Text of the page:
Hey, have you heard that the electronic mountain bike has “finally come of age?” If bikes are allowed into Wilderness anyone see an enforcement problem with this? How about in 10 years? 25 years?

      • As an occasional cyclist and regular bike-dodger, I enjoy freedom from mountain bikers as much as anyone. In no way was I trying to advocate for bikes in wilderness, although this freedom thing helps explain cyclist opposition to new wilderness designations.

        My point was to highlight the author’s interesting take on freedom. Comparatively speaking, I have the most freedom on the BLM land in my immediate backyard. When I reach Forest Service land my freedom is somewhat restricted, then further restricted when I cross the wilderness boundary. IMO, the author could have better made his point touting our freedom to enjoy our widespread, diverse public lands in a multitude of designated ways. The whole bit about Weyerhauser should have been saved for his next column.

  4. Well, the following video isn’t wilderness, but it is in designated wilderness, and I think falls into the “freedom” to enjoy theme of Ochenski’s article. The film is made by a friend of mine (Scott Rulander) and features crew members of the trail crew I led for about 5 years. I post it to highlight the burdens that the USFS is able to carry off when working collaboratively with outside resources in an effort to provide access to the public. Many thanks to Pat Hart and Steve Petesch, my long time bosses who pour their heart and sole into this rec program — and who will also be fundamental in implementing the section of the newly sited National Pacific Northwest Trail that will run through the Northern most section of the IPNF).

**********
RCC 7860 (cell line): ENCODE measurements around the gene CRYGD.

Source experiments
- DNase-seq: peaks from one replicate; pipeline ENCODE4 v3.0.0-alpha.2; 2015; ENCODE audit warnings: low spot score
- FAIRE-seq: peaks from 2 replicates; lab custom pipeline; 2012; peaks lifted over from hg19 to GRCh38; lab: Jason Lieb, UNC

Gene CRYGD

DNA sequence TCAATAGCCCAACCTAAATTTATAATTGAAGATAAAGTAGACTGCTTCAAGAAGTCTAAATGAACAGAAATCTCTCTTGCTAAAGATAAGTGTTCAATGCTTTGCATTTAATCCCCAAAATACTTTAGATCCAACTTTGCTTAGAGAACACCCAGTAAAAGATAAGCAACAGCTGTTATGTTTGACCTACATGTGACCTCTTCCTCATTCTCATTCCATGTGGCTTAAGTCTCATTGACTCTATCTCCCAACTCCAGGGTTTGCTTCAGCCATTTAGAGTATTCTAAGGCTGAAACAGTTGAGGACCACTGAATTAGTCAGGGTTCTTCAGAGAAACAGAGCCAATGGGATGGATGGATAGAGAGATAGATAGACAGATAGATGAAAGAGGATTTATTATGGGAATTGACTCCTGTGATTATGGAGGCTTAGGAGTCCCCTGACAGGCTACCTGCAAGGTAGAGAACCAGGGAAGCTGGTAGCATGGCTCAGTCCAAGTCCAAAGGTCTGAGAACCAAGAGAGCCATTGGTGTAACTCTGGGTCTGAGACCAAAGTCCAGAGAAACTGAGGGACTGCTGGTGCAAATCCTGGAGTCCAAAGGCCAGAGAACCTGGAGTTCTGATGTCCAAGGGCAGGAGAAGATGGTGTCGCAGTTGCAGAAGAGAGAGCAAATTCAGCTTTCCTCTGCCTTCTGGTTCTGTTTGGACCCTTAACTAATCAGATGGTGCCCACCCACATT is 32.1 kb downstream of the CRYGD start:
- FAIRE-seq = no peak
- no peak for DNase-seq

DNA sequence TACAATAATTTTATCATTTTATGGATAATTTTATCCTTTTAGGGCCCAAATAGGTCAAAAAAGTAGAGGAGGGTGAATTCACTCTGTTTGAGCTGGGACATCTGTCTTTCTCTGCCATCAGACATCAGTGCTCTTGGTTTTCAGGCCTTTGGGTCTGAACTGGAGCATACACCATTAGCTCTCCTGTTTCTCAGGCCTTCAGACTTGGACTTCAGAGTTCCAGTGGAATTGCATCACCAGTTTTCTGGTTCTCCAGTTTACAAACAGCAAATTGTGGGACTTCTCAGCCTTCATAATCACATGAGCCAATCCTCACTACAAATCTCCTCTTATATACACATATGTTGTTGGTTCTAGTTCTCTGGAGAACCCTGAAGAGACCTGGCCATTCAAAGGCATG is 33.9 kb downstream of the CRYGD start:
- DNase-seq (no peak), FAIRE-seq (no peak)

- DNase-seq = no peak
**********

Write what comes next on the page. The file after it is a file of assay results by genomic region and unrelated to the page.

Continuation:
• So, the trail crew had the ‘freedom’ to violate the letter of the Wilderness Act by using mechanized transport to bring mechanized chainsaws into wilderness, to improve public access?

      Seriously, awesome video. Great work by a committed trail crew. I hope Providence gives me the opportunity to one day enjoy their hard work by hiking that trail. But it plays into my original premise that Ochenski made a lousy attempt to package his wilderness advocacy in trendy Independence Day wrapping.

      • For whatever it’s worth….

        I don’t believe the video above was shot in designated Wilderness, or anywhere near Wilderness. Perhaps Eric meant “recommended Wilderness?”

        Therefore Kevin’s comment “So, the trail crew had the ‘freedom’ to violate the letter of the Wilderness Act by using mechanized transport to bring mechanized chainsaws into wilderness, to improve public access?” doesn’t apply, because it appears as if the trail crew wasn’t in Wilderness at all.

        The only Wilderness areas near Bonners Ferry, Idaho are the Cabinet Mountains Wilderness in Montana and the Salmo-Priest Wilderness in far Northeastern Washington (see image below).